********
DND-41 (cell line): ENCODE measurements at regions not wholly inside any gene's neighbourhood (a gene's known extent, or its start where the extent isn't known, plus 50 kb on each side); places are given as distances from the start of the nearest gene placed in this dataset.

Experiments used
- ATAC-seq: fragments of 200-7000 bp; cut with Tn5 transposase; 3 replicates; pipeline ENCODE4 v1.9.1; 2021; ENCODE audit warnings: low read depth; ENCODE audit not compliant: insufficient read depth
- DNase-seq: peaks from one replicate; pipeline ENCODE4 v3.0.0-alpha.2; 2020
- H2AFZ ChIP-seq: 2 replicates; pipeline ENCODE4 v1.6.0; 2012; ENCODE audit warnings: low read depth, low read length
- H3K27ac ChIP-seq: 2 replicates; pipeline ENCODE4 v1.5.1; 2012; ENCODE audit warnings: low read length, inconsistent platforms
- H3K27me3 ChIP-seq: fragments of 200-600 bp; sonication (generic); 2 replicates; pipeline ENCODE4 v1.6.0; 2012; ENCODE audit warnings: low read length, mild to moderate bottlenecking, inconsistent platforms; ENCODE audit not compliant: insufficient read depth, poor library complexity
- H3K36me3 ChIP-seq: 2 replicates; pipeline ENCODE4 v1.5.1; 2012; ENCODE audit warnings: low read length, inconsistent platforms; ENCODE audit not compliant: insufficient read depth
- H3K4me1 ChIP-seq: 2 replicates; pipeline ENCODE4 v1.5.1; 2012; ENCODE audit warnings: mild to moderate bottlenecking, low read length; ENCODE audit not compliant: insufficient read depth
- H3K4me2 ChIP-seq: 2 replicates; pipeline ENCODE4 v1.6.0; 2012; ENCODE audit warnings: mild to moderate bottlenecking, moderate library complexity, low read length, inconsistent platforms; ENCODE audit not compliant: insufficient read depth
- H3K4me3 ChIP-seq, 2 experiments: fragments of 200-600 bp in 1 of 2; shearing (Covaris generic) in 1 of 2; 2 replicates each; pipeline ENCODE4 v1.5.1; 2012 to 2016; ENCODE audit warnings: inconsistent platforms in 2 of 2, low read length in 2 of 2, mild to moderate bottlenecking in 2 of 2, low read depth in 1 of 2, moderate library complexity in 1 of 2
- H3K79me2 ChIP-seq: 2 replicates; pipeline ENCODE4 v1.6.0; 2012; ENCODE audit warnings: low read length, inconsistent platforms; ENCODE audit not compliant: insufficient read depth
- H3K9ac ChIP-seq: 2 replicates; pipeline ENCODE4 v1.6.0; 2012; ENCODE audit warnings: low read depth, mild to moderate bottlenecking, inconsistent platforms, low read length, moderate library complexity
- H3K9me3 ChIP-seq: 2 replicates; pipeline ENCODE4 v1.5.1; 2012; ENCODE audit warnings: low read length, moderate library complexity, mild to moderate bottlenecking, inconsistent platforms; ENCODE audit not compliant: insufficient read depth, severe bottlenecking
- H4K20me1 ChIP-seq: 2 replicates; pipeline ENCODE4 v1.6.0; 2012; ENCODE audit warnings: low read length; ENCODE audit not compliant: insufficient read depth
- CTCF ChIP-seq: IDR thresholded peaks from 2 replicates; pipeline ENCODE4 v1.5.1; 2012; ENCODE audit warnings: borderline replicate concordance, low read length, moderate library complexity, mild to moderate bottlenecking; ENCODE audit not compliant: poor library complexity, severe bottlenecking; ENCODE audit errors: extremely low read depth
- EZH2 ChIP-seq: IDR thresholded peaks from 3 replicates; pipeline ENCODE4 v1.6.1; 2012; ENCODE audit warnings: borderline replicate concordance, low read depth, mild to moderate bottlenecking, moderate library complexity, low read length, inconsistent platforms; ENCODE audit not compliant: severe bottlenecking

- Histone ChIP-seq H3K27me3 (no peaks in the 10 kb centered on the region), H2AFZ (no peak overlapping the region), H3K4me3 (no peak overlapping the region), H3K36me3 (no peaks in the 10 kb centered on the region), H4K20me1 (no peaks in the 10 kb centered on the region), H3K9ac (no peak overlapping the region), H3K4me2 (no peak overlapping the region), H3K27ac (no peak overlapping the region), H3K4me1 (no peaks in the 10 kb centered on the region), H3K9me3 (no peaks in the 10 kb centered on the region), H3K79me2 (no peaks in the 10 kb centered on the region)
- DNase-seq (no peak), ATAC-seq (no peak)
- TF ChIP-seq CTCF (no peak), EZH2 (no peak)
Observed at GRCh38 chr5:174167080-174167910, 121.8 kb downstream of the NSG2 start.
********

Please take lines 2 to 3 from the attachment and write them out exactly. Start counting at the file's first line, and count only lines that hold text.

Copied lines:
Experiments used
- ATAC-seq: fragments of 200-7000 bp; cut with Tn5 transposase; 3 replicates; pipeline ENCODE4 v1.9.1; 2021; ENCODE audit warnings: low read depth; ENCODE audit not compliant: insufficient read depth